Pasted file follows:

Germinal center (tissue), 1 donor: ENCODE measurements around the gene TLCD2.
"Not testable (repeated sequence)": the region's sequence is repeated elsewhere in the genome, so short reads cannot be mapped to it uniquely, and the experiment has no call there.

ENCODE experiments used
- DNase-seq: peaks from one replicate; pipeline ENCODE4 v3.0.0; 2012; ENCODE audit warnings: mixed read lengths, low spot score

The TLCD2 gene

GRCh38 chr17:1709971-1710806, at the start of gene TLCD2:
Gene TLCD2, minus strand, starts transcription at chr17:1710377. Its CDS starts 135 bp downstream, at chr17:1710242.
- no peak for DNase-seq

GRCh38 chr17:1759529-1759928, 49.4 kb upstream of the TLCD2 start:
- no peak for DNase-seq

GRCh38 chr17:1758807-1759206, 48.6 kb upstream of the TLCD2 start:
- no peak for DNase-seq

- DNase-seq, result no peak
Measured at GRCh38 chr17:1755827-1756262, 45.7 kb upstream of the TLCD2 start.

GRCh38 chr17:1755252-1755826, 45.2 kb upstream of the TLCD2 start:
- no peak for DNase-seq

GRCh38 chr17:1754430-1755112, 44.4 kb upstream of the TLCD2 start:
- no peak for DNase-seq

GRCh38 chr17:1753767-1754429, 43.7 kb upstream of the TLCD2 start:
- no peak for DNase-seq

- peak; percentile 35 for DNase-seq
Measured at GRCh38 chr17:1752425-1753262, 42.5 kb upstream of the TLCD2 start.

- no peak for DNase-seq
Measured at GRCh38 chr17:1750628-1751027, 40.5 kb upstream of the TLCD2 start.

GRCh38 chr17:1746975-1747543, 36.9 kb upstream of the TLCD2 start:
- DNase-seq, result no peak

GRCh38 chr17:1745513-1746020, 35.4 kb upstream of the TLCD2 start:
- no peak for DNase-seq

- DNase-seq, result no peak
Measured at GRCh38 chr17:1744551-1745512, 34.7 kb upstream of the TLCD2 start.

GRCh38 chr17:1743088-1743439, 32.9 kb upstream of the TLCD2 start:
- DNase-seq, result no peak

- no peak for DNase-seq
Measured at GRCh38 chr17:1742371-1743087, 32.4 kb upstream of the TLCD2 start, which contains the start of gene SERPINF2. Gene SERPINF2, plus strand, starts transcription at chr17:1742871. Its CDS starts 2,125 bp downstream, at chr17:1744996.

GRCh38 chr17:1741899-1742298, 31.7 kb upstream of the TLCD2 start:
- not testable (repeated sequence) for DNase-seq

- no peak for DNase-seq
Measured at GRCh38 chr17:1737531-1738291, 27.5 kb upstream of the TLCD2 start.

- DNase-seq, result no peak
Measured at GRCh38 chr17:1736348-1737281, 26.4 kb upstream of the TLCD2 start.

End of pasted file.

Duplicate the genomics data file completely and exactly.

Germinal center (tissue), 1 donor: ENCODE measurements around the gene TLCD2.
"Not testable (repeated sequence)": the region's sequence is repeated elsewhere in the genome, so short reads cannot be mapped to it uniquely, and the experiment has no call there.

ENCODE experiments used
- DNase-seq: peaks from one replicate; pipeline ENCODE4 v3.0.0; 2012; ENCODE audit warnings: mixed read lengths, low spot score

The TLCD2 gene

GRCh38 chr17:1709971-1710806, at the start of gene TLCD2:
Gene TLCD2, minus strand, starts transcription at chr17:1710377. Its CDS starts 135 bp downstream, at chr17:1710242.
- no peak for DNase-seq

GRCh38 chr17:1759529-1759928, 49.4 kb upstream of the TLCD2 start:
- no peak for DNase-seq

GRCh38 chr17:1758807-1759206, 48.6 kb upstream of the TLCD2 start:
- no peak for DNase-seq

- DNase-seq, result no peak
Measured at GRCh38 chr17:1755827-1756262, 45.7 kb upstream of the TLCD2 start.

GRCh38 chr17:1755252-1755826, 45.2 kb upstream of the TLCD2 start:
- no peak for DNase-seq

GRCh38 chr17:1754430-1755112, 44.4 kb upstream of the TLCD2 start:
- no peak for DNase-seq

GRCh38 chr17:1753767-1754429, 43.7 kb upstream of the TLCD2 start:
- no peak for DNase-seq

- peak; percentile 35 for DNase-seq
Measured at GRCh38 chr17:1752425-1753262, 42.5 kb upstream of the TLCD2 start.

- no peak for DNase-seq
Measured at GRCh38 chr17:1750628-1751027, 40.5 kb upstream of the TLCD2 start.

GRCh38 chr17:1746975-1747543, 36.9 kb upstream of the TLCD2 start:
- DNase-seq, result no peak

GRCh38 chr17:1745513-1746020, 35.4 kb upstream of the TLCD2 start:
- no peak for DNase-seq

- DNase-seq, result no peak
Measured at GRCh38 chr17:1744551-1745512, 34.7 kb upstream of the TLCD2 start.

GRCh38 chr17:1743088-1743439, 32.9 kb upstream of the TLCD2 start:
- DNase-seq, result no peak

- no peak for DNase-seq
Measured at GRCh38 chr17:1742371-1743087, 32.4 kb upstream of the TLCD2 start, which contains the start of gene SERPINF2. Gene SERPINF2, plus strand, starts transcription at chr17:1742871. Its CDS starts 2,125 bp downstream, at chr17:1744996.

GRCh38 chr17:1741899-1742298, 31.7 kb upstream of the TLCD2 start:
- not testable (repeated sequence) for DNase-seq

- no peak for DNase-seq
Measured at GRCh38 chr17:1737531-1738291, 27.5 kb upstream of the TLCD2 start.

- DNase-seq, result no peak
Measured at GRCh38 chr17:1736348-1737281, 26.4 kb upstream of the TLCD2 start.